ER_PK_CH - pack has changed
                        ER_PK_DV - selected an invalid pack
                        ER_GN_BL - battery too low
                        ER_PK_IV - unknown pack type
                        ER_PK_RO - attempt to write to read only pack
                        ER_PK_NB - pack not blank
                        ER_PK_BR - bad read error


BUGS

    If the address passed is greater than the size of the pack  a  ER_PK_BR
    error  will  be  returned  but  the  address  set  on  the pack will be
    indeterminate.



       _______
9.5.9  PK$PKOF

VECTOR NUMBER:         091
INPUT PARAMETERS:      None
OUTPUT VALUES:         None


DESCRIPTION

    Turns off all slots.

    PK$SETP or PK$SADD must be called before  the  packs  can  be  accessed
    again.

ERRORS:                None




        ___________
9.5.10  PACK ERRORS

The following errors can occur when accessing the datapack slots.

NAME    VALUE   DESCRIPTION
====    =====   ===========
ER_PK_BR        200     READ PACK ERROR

ER_PK_NP        246     NO PACK IN SLOT
ER_PK_DE        245     WRITE PACK ERROR
ER_PK_RO        244     ATTEMPTED WRITE TO READ ONLY PACK
ER_PK_DV        243     BAD DEVICE NAME
ER_PK_CH        242     PACK CHANGED
ER_PK_NB        241     PACK NOT BLANK
ER_PK_IV        240     UNKNOWN PACK TYPE

ER_AL_NR        254     RAM PACK FULL (NO MORE ROOM IN RAM)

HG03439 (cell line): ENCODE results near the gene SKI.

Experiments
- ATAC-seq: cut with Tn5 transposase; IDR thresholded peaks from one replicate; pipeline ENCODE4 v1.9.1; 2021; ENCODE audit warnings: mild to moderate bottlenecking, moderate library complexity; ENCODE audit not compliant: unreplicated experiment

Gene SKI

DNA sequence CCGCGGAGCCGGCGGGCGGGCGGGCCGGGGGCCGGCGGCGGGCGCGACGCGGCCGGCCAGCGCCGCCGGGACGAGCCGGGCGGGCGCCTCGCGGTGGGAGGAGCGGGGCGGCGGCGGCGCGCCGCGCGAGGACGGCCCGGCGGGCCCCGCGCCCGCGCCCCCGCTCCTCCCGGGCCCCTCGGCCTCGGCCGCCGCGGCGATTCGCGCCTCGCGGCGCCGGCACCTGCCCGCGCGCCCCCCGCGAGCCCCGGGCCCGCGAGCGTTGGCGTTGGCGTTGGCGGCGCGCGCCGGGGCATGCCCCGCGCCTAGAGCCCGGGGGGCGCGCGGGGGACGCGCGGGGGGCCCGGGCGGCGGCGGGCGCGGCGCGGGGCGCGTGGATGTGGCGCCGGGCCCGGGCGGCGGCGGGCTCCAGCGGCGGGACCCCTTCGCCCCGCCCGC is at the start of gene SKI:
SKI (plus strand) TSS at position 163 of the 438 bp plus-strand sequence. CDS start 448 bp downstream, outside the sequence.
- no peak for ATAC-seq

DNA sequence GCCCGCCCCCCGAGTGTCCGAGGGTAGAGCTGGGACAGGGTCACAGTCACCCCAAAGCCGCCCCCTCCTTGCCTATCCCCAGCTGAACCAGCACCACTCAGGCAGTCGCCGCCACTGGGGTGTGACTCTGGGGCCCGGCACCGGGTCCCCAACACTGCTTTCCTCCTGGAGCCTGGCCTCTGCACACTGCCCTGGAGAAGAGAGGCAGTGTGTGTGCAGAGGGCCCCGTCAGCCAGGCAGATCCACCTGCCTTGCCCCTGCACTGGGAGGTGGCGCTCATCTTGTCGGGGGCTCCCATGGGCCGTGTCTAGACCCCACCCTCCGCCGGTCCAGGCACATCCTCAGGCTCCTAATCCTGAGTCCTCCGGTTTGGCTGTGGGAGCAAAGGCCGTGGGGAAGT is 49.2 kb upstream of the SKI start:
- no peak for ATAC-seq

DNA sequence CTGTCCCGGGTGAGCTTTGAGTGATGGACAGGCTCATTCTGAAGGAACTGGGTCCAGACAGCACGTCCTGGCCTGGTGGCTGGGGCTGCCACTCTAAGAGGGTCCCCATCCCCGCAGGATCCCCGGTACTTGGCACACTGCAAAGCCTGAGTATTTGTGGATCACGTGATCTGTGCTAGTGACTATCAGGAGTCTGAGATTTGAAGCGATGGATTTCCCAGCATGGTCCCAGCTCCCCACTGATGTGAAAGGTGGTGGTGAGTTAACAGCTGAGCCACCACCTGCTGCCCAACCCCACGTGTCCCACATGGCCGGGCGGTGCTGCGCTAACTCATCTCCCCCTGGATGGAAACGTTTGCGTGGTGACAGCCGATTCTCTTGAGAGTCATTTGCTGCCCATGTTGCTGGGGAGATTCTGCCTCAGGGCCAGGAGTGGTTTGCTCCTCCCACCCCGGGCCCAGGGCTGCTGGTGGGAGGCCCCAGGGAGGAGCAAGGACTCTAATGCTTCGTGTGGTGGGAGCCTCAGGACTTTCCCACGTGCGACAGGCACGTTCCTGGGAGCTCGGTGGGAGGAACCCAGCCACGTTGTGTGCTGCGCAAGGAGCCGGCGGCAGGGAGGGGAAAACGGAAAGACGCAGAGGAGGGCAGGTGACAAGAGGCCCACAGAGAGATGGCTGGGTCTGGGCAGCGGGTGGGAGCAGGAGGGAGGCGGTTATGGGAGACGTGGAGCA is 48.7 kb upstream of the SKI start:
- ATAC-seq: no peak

ER_GN_BL        194     BATTERY TOO LOW



        _______
9.5.11  EXAMPLE

The following code powers up the slots and then reads 20 bytes from address
$100  of a pack in slot 1 with error checking.  If an error is detected the
carry flag is set and the error number is returned in B.  If  there  is  no
error  then  the  carry  flag is clear and the value of B is undefined. This
routine performs a similar function to the machine code example in  section
9.3.3.


        CLR     A               ; Do not want pack changed error
        LDA     B,#PAKB
        OS      PK$SETP         ; prepare to access slot 1
        BCS     ERROR
        CLR     B
        LDX     #$100
        OS      PK$SADD         ; set pack address to $100
        BCS     ERROR
        LDD     #20
        LDX     #DATA
        OS      PK$READ         ; read 20 bytes off pack
        BCS     ERROR
        OS      PK$PKOF
        CLC                     ; no error
ERROR:
        RTS